Listing shared libraries in running processes

The utility lsof is a very useful utility, and can be used to list the shared libraries being used by a running process. It can be important to know if a running process is using a particular library, perhaps for forensics reasons or for library upgrades.

To list all the libraries in a particular process, try this command:

lsof -a -c name +D /usr/lib

This will list all files used by name in /usr/lib. To list all files used by name, just use:

lsof -c name

Alternately, to find all processes using a file (library) in /usr/lib, use this command:

lsof /usr/lib/libname

The -c option specifies the beginning of a name of a process to list. The -a option is used to create a boolean AND set; otherwise, lsof assumes a boolean OR set of options. With the +D option (which scans for files recursively down the directory tree), the first example looks for the process name that also has open files from the /usr/lib directory tree.

Another good use of lsof has to do with finding files that are open but deleted. Such a situation could potentially happen with a shared library if the library was deleted while a file was using it. This could perhaps happen during a library upgrade. Use this command to do this:

lsof +L1

The +L option specifies files with a specific number of links; here, any file with less than one link (that is, zero links) will be listed. Files with zero links are not listed in the filesystem but are open and in use by a file. The blocks from such files remain marked as in use by the filesystem, but the file cannot be found by name anywhere and has no inode.

There is a nice concise article by Joe Barr at about what you can do with lsof. Lsof is available for download.

3 thoughts on “Listing shared libraries in running processes”

  1. Interesting that you should post this. A couple weeks ago I was asked to see if a shared library was really being shared or if a new copy was being opened. I immediately used lsof but had difficulty convincing the developer that the library was being shared as he intended. He felt a new copy was being opened and it was not being shared as he intended. Here was the output.

    lsof /product/patch11/lib/
    LM01 29895 tuxcycl1 mem REG 64,0x10003 155779072 295456 /product/patch11/lib/
    LM02 29898 tuxcycl1 mem REG 64,0x10003 155779072 295456 /product/patch11/lib/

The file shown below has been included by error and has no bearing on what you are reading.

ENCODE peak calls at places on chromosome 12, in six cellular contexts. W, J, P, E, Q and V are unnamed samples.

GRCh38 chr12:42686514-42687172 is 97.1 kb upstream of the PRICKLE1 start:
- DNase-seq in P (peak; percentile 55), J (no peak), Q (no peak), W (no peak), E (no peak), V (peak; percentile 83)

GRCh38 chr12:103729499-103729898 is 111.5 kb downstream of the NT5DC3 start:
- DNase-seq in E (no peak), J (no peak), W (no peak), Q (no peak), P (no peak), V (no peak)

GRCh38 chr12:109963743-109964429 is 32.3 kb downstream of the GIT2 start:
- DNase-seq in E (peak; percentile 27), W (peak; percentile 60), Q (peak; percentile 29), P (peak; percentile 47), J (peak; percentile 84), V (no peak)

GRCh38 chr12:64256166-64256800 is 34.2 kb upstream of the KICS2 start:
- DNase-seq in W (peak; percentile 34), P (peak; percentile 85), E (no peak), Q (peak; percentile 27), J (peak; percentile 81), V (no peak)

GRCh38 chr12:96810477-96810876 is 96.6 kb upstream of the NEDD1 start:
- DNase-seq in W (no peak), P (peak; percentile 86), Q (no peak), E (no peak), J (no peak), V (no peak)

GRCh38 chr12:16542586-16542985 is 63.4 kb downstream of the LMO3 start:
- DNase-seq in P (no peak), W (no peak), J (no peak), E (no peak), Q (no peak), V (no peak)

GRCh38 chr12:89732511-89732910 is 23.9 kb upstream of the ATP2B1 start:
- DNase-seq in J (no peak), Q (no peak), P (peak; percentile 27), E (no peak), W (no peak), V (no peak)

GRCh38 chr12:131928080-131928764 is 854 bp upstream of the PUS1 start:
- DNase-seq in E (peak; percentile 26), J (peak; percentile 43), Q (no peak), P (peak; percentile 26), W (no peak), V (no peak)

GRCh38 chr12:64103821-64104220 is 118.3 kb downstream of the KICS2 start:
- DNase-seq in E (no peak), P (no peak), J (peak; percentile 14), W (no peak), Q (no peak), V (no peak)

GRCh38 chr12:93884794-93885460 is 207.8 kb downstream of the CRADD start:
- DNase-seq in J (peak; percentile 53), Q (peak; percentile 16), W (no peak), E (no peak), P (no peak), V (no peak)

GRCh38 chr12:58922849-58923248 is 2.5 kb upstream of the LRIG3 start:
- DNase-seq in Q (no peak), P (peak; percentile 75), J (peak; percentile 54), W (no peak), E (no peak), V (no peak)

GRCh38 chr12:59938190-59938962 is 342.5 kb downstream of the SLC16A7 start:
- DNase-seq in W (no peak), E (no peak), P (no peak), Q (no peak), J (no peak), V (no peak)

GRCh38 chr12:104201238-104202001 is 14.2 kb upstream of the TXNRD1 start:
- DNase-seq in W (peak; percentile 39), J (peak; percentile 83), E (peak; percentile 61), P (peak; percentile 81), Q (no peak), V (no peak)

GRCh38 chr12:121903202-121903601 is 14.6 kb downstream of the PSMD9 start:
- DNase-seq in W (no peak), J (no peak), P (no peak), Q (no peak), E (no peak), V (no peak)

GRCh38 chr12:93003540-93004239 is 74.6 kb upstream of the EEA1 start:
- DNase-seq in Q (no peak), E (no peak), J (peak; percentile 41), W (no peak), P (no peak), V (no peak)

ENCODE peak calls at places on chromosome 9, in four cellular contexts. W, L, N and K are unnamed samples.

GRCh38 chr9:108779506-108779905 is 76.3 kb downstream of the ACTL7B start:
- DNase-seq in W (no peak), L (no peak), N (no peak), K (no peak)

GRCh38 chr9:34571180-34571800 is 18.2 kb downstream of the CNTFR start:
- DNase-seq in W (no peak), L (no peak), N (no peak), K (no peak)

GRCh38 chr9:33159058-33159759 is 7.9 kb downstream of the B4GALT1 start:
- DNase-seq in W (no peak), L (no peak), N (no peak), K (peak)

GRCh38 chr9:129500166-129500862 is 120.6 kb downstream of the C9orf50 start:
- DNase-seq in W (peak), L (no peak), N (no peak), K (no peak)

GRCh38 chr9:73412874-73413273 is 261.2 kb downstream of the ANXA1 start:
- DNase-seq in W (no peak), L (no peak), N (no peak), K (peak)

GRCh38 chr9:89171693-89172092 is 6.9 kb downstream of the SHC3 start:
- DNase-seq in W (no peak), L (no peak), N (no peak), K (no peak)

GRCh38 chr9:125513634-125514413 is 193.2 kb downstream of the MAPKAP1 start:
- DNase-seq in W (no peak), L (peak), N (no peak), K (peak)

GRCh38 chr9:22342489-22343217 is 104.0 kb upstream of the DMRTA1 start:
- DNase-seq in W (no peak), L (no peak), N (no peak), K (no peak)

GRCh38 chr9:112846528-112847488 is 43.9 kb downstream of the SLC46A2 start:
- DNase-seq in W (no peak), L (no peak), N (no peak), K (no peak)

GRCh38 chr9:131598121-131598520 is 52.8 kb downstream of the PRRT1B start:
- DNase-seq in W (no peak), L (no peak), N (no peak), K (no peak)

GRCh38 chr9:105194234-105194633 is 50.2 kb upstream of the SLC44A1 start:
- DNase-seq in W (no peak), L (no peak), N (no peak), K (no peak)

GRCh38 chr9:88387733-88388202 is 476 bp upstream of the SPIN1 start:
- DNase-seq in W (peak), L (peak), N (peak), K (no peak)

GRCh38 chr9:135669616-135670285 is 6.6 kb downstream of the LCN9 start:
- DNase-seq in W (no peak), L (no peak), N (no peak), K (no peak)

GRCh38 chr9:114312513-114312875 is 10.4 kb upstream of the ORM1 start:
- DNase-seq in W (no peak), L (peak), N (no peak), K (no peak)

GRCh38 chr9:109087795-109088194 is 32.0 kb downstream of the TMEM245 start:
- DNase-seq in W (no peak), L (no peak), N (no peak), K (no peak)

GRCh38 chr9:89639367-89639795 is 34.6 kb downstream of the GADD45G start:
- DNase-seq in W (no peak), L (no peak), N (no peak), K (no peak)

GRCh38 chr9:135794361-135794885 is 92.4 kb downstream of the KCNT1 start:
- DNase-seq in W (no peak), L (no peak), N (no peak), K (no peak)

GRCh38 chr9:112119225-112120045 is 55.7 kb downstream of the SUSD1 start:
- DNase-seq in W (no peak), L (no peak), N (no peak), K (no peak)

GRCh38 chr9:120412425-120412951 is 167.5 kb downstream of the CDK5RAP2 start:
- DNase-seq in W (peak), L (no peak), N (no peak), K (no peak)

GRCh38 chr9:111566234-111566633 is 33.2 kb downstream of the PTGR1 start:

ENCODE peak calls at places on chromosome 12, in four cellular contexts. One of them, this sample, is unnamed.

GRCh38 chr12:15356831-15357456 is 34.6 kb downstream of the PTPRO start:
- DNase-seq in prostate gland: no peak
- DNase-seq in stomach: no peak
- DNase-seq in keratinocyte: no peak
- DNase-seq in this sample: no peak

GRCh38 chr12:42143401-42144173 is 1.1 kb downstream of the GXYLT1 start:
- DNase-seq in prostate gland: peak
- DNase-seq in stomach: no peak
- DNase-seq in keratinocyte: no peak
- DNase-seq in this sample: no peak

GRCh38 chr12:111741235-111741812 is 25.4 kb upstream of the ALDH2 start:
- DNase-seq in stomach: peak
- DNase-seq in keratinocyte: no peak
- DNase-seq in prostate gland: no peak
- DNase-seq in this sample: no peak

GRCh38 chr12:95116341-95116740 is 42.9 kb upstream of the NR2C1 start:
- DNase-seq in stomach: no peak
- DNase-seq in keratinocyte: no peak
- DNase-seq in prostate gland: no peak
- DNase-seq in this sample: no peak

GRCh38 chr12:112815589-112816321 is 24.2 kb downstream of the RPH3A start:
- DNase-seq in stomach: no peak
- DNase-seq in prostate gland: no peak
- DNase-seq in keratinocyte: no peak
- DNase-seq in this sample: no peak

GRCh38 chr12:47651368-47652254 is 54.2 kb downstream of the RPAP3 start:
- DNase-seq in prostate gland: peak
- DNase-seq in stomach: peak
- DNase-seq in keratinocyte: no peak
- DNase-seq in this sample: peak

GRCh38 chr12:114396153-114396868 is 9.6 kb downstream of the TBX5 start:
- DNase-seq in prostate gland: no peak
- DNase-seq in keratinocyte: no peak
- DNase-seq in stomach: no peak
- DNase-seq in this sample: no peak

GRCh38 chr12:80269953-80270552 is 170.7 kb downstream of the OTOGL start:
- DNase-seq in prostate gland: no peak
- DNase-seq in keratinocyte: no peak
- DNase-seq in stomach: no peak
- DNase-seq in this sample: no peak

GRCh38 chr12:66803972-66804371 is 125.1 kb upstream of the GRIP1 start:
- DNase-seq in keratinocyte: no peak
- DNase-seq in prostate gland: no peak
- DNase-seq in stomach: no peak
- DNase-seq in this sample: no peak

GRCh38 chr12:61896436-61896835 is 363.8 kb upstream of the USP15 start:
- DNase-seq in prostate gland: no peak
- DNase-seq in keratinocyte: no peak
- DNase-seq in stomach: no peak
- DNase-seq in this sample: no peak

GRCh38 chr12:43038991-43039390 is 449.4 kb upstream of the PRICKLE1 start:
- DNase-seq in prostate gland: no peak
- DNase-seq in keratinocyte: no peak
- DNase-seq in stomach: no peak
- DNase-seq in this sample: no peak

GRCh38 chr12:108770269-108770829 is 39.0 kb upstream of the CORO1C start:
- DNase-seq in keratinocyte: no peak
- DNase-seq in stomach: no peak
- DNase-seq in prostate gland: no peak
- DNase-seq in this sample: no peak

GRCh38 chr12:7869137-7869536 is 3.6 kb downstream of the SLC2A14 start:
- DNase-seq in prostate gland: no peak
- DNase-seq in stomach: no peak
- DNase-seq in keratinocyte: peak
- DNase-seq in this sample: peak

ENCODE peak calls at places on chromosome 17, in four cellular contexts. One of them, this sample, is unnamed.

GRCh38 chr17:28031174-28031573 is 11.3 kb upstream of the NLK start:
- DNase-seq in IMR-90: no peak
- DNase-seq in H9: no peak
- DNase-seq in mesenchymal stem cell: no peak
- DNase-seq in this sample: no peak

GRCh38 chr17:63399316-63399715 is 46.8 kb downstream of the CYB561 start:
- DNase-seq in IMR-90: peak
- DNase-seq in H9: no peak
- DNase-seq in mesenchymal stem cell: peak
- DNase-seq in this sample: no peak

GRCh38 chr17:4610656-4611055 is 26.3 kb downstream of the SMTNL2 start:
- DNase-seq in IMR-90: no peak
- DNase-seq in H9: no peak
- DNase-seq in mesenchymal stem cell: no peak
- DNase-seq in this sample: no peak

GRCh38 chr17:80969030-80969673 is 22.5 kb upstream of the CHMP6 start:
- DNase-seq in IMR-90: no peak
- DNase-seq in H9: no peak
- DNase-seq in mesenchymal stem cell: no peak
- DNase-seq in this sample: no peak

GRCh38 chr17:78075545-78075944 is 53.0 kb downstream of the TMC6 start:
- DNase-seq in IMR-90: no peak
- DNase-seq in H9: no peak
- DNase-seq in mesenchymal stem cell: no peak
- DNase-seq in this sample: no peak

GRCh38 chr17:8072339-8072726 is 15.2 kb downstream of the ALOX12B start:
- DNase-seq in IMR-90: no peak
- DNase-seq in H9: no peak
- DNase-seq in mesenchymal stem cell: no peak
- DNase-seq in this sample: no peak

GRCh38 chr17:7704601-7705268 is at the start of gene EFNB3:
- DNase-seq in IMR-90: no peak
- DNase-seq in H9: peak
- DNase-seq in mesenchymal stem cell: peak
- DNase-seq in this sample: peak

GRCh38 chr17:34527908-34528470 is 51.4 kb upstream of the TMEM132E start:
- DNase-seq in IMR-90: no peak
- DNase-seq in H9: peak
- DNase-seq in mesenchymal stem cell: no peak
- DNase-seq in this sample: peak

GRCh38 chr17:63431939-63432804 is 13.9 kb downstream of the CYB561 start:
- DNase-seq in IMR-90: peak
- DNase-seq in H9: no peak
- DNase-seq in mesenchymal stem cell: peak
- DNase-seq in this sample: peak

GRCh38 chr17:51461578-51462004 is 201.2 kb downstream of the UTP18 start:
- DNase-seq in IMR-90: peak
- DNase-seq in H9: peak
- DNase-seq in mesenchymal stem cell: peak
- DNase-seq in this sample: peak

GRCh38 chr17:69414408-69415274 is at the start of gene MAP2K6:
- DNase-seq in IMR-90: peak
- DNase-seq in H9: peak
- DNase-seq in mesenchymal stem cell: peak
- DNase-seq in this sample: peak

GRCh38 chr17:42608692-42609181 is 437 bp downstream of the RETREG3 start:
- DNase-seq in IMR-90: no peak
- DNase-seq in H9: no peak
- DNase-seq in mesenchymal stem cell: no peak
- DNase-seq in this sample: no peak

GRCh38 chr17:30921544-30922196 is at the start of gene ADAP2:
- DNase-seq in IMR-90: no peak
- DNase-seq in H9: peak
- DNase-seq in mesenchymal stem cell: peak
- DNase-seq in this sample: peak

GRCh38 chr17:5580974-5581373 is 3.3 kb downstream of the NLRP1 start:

LM03 29902 tuxcycl1 mem REG 64,0x10003 155779072 295456 /product/patch11/lib/
    LM04 29905 tuxcycl1 mem REG 64,0x10003 155779072 295456 /product/patch11/lib/
    LM05 29908 tuxcycl1 mem REG 64,0x10003 155779072 295456 /product/patch11/lib/

    I am sorry if this is vague. I was just looking for more information on what I am seeing here and what your thoughts might be. Thanks in advance.

  2. According to your output, the library is loaded into each command, LM0[1-5], and all are in memory. It doesn’t give a lot of information as to whether the library is shared among all or just with each one.

    You may wish to try the ipcs command with the -mp options.

    I’m not sure how a library would wind up being “shared” in the way you describe; the system loader as I understand it will load a shared library for each executable.

    To truly “share” a library, I would contend it would be necessary to create a separate program (with separate process space) that used a shared memory segment to share data or functions some how.

    Here is an example output of ipcs -mp:

    # ipcs -mp
    IPC status from /dev/kmem as of Tue Nov 13 23:06:59 2007
    Shared Memory:
    m 0 0x411c016d --rw-rw-rw- root root 791 791
    m 1 0x4e0c0002 --rw-rw-rw- root root 791 793
    m 2 0x41202f4c --rw-rw-rw- root root 791 793
    m 3 0x06347849 --rw-rw-rw- root root 1573 1599
    m 327684 0x0c6629c9 --rw-r----- root root 1589 1578
    m 32773 0x49185e65 --rw-r--r-- root root 1578 1599
    m 1310726 0x00a5c581 --rw------- sfmdb users 1769 1772

    Does this help any?

  3. Your explanation helped me understand this subject a great deal better. We were using ipcs as well. My understanding of shared libraries was vague but I thought it worked as you explained here. Thanks again for the further explanation.

    This is a great post by the way. This is the type of system administration subjects I like seeing tackled on a blog.

Leave a Reply

Fill in your details below or click an icon to log in: Logo

You are commenting using your account. Log Out /  Change )

Google photo

You are commenting using your Google account. Log Out /  Change )

Twitter picture

You are commenting using your Twitter account. Log Out /  Change )

Facebook photo

You are commenting using your Facebook account. Log Out /  Change )

Connecting to %s

%d bloggers like this: